Revisiting Paul Rudolph

Submitted by digital on Fri, 01/23/2015 - 03:22
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FAIA; Robert A. M. Stern, FAIA; Charles Gwathmey,\nFAIA; Stanley Tigerman, FAIA; David Childs, FAIA. Rudolph also chaired the\nDepartment of Architecture at Yale University\u2019s School of Art \u0026\nArchitecture (which he also designed) from 1958 to 1965\u2014a particularly fertile\ntime in both architectural education and architecture."]]],[1,"p",[[0,[],0,"\u201cRudolph was this\namazing instructor who made you do things and think things you never thought\nyou had in you. In our class there were 15 people, and half were from other\ncountries. He called us his \u2018little United Nations,\u2019\u201d says Carl Abbott, FAIA, a\nformer Rudolph student who returned to Yale in 2008 to rededicate the School of\nArt \u0026 Architects as Rudolph Hall, after a multimillion dollar renovation by\nGwathmey Siegel \u0026 Associates."]]],[1,"p",[[0,[],0,"With its staggered towers, corrugated concrete surfaces,\nand complex interior spaces, Rudolph Hall was as difficult as the architect,\nhimself."]]],[10,0],[1,"p",[[0,[],0,"\u201cRudolph\u2019s whole life was architecture and his students\nwere his family,\u201d says Abbott. \u201cHe was very violent to some [students] and\namazingly generous to others. If you were in a group he really cared about, he\nwould push you harder than you could ever stand, and he would make you see\nthings in your own work that you could never have possibly seen.\u201d"]]],[1,"p",[[0,[],0,"A mysterious fire gutted Rudolph\u2019s school in 1969, only\nsix years after it opened, damaging the building and destroying student work,\ninstructor materials, and administrative files. It also damaged Rudolph\u2019s\nreputation at a time when campus unrest\u2014at Yale and hundreds of other schools\naround the country\u2014represented a perfect metaphor for a broken academic system."]]],[1,"p",[[0,[],0,"The curricula within America\u2019s \u201ccitadels of learning\u201d\nwere out of step with the social change that students desired. But the physical\ncitadels, the results of campus growth and monolithic planning throughout the\n1950s and 1960s, were also out of step with burgeoning ideas about community,\naccess, and social equity."]]],[1,"p",[[0,[],0,"Although he completed an eclectic mix of over 150\nbuildings, and designed an almost equal number of unbuilt ones during five\ndecades of practice, Rudolph has been categorized\u2014and marginalized\u2014as a\nBrutalist who fell out of favor in the 1970s when the architectural milieu\nshifted away from High Modern concepts of form, procession, and materiality."]]],[1,"p",[[0,[],0,"While that may have very well been the end of Rudolph\u2019s\nlegacy, he has come roaring back in the last several years\u2014and there\u2019s plenty\nto reconsider."]]],[1,"h3",[[0,[],0,"Restoring the Last Modernist"]]],[1,"p",[[0,[],0,"\u201c[Rudolph] cultivated the image of a maverick who would\nsave architecture from the monotony of the dominant International Style by\nreintroducing subjects that he said had been \u2018brushed aside,\u2019 namely:\nmonumentality, decoration, symbolism, and urbanism,\u201d writes Timothy M. Rohan,\nassociate professor of art history at the University of Massachusetts Amherst,\nin "],[0,[0,1],2,"The Architecture of Paul Rudolph"],[0,[1],1," "],[0,[],0," (Yale\nUniversity Press, 2014). \u201cRudolph advocated a heroic approach to modernism that\nextolled individuality, aesthetics, and creativity.\u201d Rohan\u2019s book is the first\nscholarly monograph on Rudolph since his death, in 1997, and it provides\nmuch-needed context for the architect\u2019s long and often misunderstood career."]]],[1,"p",[[0,[],0,"From Rudolph\u2019s Sarasota, Fla., beach cottages in the\n1940s and \u201950s\u2014such as the Healy Guest House and Revere Quality House, to his\nrole as one of the developers of the expressive concrete monumentality known as\nBrutalism in the 1960s\u2019 Government Service Center in Boston, Orange County\n[N.Y.] Government Center, and Endo Laboratories, in Garden City, N.Y., Rohan\u2019s\nbook has prompted a re-evaluation of Rudolph\u2019s work, and his working style."]]],[10,1],[1,"p",[[0,[],0,"\u201cHe drew every day, from when he was a teenager to the\nlast weeks of his life,\u201d said Rohan. \u201cHe didn\u2019t become a larger-scale shop like\nhis contemporaries I.M Pei and Philip Johnson and Marcel Breuer. At the most,\nin New York in the late 1960s, he never had more than 30 architects and never\npartners. He believed that nothing should come between you and your work, and\ndidn\u2019t think architectural partners were a good idea."]]],[1,"p",[[0,[],0,"\u201cHe had close supervision of everything and his approach\nwas very artisanal,\u201d said Rohan. \u201cHe was never a brand. His office may have\nchanged, but it always had a nimbleness and an adaptability to it. We are living\nin an age of low overhead\u2014I think architects today can appreciate that anew.\u201d"]]],[1,"p",[[0,[],0,"After his 1960s rejection Rudolph turned inward, to\nlavish interior-design projects during the 1970s that made use of reflective\nsurfaces, curvilinear geometry, and experimental lighting, including Rudolph\u2019s\nown Beekman Place residence and the townhouse of 1970s fashion designer Halston\nin Manhattan along with numerous Fifth Avenue apartments. In the 1980s, he\nreworked many of his expressive Modernist ideas in projects overseas, such as\nthe Colonnade Condominium in Singapore and the Lippo Centre in Hong Kong."]]],[1,"p",[[0,[],0,"But, unless you were a hardcore Rudolph junkie, you\nwouldn\u2019t necessarily have known about these projects. They were not part of the\nRudolph brand that, for many observers, reached its apogee in the late 1960s;\nnor were they as prominently featured in architecture media when they were\ncompleted."]]],[1,"p",[[0,[],0,"\u201cHow do you preserve a legacy when you don\u2019t know it\u2019s a\nRudolph?\u201d asked Sean Khorsandi, AIA, co-chair of the Paul Rudolph Foundation.\n\u201cI went through a five-year undergraduate bachelor of architecture program at\nCooper Union, and I never once heard of Paul Rudolph."]]],[1,"p",[[0,[],0,"\u201cRudolph\u2019s government and civic projects may be among\nhis most important, but the range of his career is staggering\u2014including\nsuper-lush New York City interiors people never got to know and see,\u201d said\nKhorsandi. \u201cPeople like to categorize him as a Brutalist, but he had many\nphases and was very multifaceted, including prefab, urbanism, interior design,\nand glass-and-steel towers in Asia."]]],[1,"p",[[0,[],0,"\u201cHe, in many ways, was the last modernist and became a\nfall guy for Modernism as Post-Modernism ascended. There has been an\noverabundance of attention on projects that were torn down,\u201d said Khorsandi. "]]],[1,"h3",[[0,[],0,"Heightened Awareness, Increased Preservation"]]],[1,"p",[[0,[],0,"It\u2019s not hard to see the connection between a\nreconsideration of Rudolph and the demolition threats faced by some of his\nprojects. He has become a preservation cause, for sure, but a particularly\nchallenging one due to market forces or, in other cases, failing structure or\ndeteriorating materials. Two of the three public schools Rudolph designed are\nnow gone: Sarasota\u2019s Riverview High School, built in 1958, was torn down in\n2009, and the Chorley Elementary School in Middletown, N.Y., built in 1964, was\ndemolished in 2013."]]],[1,"p",[[0,[],0,"In 2007, Rudolph\u2019s residential oeuvre was diminished\nwith the destruction of three homes: the 1979 Louis Micheels House in Westport,\nConn., the oceanfront 1956 Cerrito House in Watch Hill, R.I., and the Twitchell\nHouse in Siesta Key, Fla. The destruction of all three is documented in Chris\nMottlaini\u2019s revelatory photo essay,"],[0,[2],1," "],[0,[3],1,"After You Left\/They Took It Apart (Demolished\nPaul Rudolph Homes)"],[0,[2],1,"."]]],[10,2],[1,"p",[[0,[],0,"But the tide may be turning. On Jan. 5, Randolph\u2019s sole\nsurviving public school, Sarasota High School, reopened for the first time\nsince 2009 to nearly 2,000 returning students. Built in 1959 without air\nconditioning or modern security systems, Rudolph\u2019s aging school was part of a\n$42 million campus restoration effort that preserved the iconic roofline and\nfa\u00e7ade while taking Rudolph\u2019s structure down to the studs before rebuilding the\ninteriors."]]],[1,"p",[[0,[],0,"\u201cThe construction team put it back as close as we could\nfrom an exterior point of view to Rudolph\u2019s original building,\u201d said Paul\nPitcher, project manager, Construction Services Department, Sarasota County\nSchools. \u201cYou will hear people say that we destroyed the inside of the\nbuilding, but we are here to support students and we saved the building. Given\nthe asbestos abatement and what it took to get the building back to where it\nneeded to be, we will have spent more on this building than if we had just\nknocked it down and built a new building.\u201d"]]],[1,"p",[[0,[],0,"Elsewhere, restoration of the interiors as well as the exterior\nmosaic patterned sunscreens that envelope the Jewett Arts Center at Wellesley\nCollege (1958) has been completed. Executed from 1955 to 1958, the arts center\nwas Rudolph\u2019s first significant project outside Florida\u2014a commission he\nreceived over other better-known contemporaries at the time such as Eero\nSaarinen and Edward Durell Stone."]]],[1,"p",[[0,[],0,"Following widespread preservation protests, Rudolph\u2019s\nOrange County Government Center, once on the chopping block, has been saved but\nstands mostly vacant\u2014at least for now. UMass Dartmouth\u2019s campus, which contains\n16 of Rudolph\u0027s best buildings, now operates the website "],[0,[4],1,"Paul Rudolph \u0026 His Architecture"],[0,[],0,"\nthat chronicles his work and offers some perspective on preserving not just a\nsuite of buildings, but an individual talent\u2019s legacy."]]],[1,"h3",[[0,[],0,"New Generation, New Appreciation"]]],[1,"p",[[0,[],0,"Today, a new generation of architects and design\nenthusiasts are paying homage to Rudolph in both word and deed."]]],[1,"p",[[0,[],0,"\u201cI grew up around the Umbrella House,\u201d said Florida\nnative Lawrence Scarpa, FAIA, principal at "],[0,[5],1,"Brooks + Scarpa "],[0,[],0,".\n\u201cThe Umbrella House was built in 1953 [in Sarasota]. Air conditioning existed,\nyet Rudolph shaded the house with an umbrella canopy, buying tomato sticks from\nlocal farmers to construct the slats. It is so ahead of its time\u2014not just in\nits beauty but in the way it coexists with nature."]]],[1,"p",[[0,[],0,"\u201cWhen I built my own Solar Umbrella House [in Venice\nBeach, Calif.], Rudolph\u2019s Umbrella House was my inspiration,\u201d Scarpa explained.\n\u201cLike the original, it has proper orientation, shading, and cross-ventilation.\nBut it also has 80 solar panels, and the solar canopy is part of the\narchitecture. Our utility bill is less than $500 a year. When I start projects,\nI look for historical precedents, and I always wind up in the 1950s and \u201860s.\nIt was a magical time of new technologies and building thinking.\u201d"]]],[1,"blockquote",[[0,[],0,"\u0022Paul Rudolph was dealt a bad deal at some point. This is my way to help restore his legacy.\u0022 Joyce Owens, AIA"]]],[1,"p",[[0,[6],1,"Susan Harkavy"],[0,[7],1," "],[0,[],0,"grew\nup three blocks away from the Umbrella House in a two-bedroom house in Lido\nShores, Fla., that Rudolph designed in 1946. She returned decades later for a\nvisit and encountered a sympathetic addition that expanded the original\nstructure, which remained mostly intact. Memories flooded back on how the house\nchanged her life."]]],[1,"p",[[0,[],0,"\u201cWhen I got to college, I found myself veering towards\nEuropean modern art history classes and I didn\u2019t know why,\u201d said Harkavy, who\nnow lives in New York City."]]],[1,"p",[[0,[],0,"\u201cI went to Yale\u2014which of course had so much Gothic\narchitecture\u2014and I didn\u2019t realize it but the house where I had lived for 18\nyears had seeped into my being, and I just felt like Modernism was home. When I\nstarted my own business, the clients I chose were all modernists. I ended up\nwriting a letter to the editor of Interiors magazine after it had done a\nfour-page story on the renovation of the Umbrella House, about how Rudolph had\ncharted my career direction.\u201d"]]],[1,"p",[[0,[],0,"\u201cI didn\u2019t learn anything about Paul Rudolph in\narchitecture school,\u201d said "],[0,[8],1,"Joyce Owens"],[0,[],0,",\nAIA, who is now using his original drawings to help re-create a full-scale\nreplica of Rudolph\u2019s first solo commission\u2014the 1953 Walker Guest House\u2014in a\nproject spearheaded by the "],[0,[9],1,"Sarasota Architectural Foundation"],[0,[],0," ."]]],[1,"p",[[0,[],0,"The house, which still stands on Sanibel Island, Fla.,\nwill be duplicated exactly from Rudolph\u2019s original drawings as a kit of parts,\nso visitors can tour it later this year on the grounds of the Ringling Museum\nof Art, and in other venues in the future."]]],[1,"p",[[0,[],0,"\u201cFor various reasons, Paul Rudolph was dealt a bad deal\nat some point. This is my way to help restore his legacy,\u201d Owens said."]]],[1,"p",[[0,[],0,"As we approach the 100th anniversary of Paul Rudolph\u2019s\nbirth, in 2018, projects like the Walker Guest House, along with increased\nscholarship and preservation, are painting a new place in modern architectural\nhistory for a designer committed to teaching and practice, and driven by a\nconsistent vision to improve and reinvent. He showed the world that Modernism\nis so much more than a steel and glass box."]]],[1,"p",[[0,[10],1,"Mike Singer is a frequent contributor to "],[0,[],0,"AIA Architect"],[0,[10],1,"."]]],[1,"p",[[0,[],0,"\n\n\n\n\n\n\n\n\n\n"]]],[1,"p",[[0,[],0,"\n\n\n\n\n\n"]]]]}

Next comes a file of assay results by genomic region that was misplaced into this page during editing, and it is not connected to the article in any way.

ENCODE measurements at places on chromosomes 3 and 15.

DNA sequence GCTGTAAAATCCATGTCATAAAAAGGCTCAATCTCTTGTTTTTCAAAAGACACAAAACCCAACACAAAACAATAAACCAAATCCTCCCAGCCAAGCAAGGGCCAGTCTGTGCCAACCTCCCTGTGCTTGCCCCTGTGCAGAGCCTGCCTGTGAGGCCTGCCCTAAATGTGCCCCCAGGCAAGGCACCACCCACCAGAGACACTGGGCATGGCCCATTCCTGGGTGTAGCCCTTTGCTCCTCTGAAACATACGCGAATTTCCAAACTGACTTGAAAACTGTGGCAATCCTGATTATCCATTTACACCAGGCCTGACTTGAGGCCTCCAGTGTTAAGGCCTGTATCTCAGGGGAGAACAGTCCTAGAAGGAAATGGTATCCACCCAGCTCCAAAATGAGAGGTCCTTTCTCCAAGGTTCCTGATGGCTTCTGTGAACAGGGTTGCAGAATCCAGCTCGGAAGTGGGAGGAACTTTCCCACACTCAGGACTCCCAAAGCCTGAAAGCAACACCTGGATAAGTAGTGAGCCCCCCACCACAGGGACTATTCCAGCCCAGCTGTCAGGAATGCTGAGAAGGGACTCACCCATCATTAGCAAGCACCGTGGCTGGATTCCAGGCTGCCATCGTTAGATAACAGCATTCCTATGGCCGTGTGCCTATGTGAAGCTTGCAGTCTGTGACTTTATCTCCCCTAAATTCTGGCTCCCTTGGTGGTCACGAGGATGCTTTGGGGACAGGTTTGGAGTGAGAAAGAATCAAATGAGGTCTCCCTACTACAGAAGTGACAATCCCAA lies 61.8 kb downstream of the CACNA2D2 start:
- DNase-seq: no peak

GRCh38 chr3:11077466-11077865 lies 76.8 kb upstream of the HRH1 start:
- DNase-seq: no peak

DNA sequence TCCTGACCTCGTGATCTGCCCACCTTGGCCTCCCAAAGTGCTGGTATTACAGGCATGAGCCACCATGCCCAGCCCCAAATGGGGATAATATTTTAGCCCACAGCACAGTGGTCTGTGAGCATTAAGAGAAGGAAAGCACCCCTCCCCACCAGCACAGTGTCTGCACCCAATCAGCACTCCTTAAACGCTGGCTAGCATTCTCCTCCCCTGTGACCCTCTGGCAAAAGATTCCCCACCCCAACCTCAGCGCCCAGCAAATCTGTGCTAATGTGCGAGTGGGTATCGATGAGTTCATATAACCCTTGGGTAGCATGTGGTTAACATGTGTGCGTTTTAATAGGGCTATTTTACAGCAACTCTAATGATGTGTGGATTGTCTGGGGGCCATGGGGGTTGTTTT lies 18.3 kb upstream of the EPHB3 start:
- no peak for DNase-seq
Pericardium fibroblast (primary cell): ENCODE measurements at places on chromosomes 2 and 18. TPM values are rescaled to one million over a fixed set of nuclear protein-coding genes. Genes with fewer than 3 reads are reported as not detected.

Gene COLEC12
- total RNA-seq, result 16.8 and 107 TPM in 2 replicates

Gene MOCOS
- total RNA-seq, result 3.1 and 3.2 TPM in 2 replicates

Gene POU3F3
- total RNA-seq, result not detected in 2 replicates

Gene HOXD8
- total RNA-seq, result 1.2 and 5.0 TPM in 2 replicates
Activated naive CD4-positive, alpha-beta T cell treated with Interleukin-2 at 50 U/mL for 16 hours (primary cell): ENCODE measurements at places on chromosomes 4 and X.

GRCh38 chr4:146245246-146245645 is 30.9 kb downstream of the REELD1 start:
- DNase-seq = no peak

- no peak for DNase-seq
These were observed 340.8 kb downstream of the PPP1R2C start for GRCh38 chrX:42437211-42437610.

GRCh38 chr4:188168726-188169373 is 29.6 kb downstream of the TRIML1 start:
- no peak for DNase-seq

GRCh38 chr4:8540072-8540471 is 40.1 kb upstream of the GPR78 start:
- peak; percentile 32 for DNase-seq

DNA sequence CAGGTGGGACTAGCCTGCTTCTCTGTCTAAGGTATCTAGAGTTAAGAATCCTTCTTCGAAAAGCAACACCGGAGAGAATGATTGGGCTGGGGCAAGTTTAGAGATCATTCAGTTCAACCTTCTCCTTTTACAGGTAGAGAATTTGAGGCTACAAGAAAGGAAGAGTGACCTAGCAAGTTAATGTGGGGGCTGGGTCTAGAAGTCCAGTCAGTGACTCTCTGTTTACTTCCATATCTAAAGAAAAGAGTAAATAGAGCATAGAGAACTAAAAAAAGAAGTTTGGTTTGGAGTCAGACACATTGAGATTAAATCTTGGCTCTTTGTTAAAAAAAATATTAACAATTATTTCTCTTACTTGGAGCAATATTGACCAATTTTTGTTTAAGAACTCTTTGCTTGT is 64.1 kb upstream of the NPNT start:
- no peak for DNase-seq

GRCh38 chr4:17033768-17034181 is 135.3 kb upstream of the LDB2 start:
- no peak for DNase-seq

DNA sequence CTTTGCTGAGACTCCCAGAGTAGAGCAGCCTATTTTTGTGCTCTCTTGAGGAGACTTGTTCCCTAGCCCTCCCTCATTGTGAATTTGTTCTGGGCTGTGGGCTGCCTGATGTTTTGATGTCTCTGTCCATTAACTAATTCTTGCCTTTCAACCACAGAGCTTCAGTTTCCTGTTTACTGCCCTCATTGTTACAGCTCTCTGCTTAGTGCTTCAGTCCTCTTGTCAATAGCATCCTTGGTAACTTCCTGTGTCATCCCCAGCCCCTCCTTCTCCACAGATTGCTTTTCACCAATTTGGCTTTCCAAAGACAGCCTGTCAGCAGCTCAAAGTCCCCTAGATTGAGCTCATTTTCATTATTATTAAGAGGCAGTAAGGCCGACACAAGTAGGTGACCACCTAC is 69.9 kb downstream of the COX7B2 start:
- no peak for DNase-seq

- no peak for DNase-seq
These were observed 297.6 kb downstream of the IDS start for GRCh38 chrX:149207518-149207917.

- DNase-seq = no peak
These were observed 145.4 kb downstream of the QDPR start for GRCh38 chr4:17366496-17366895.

While the legacy of Paul Rudolph has diminished over the years, he's now being reconsidered in the architectural world as "the last modernist."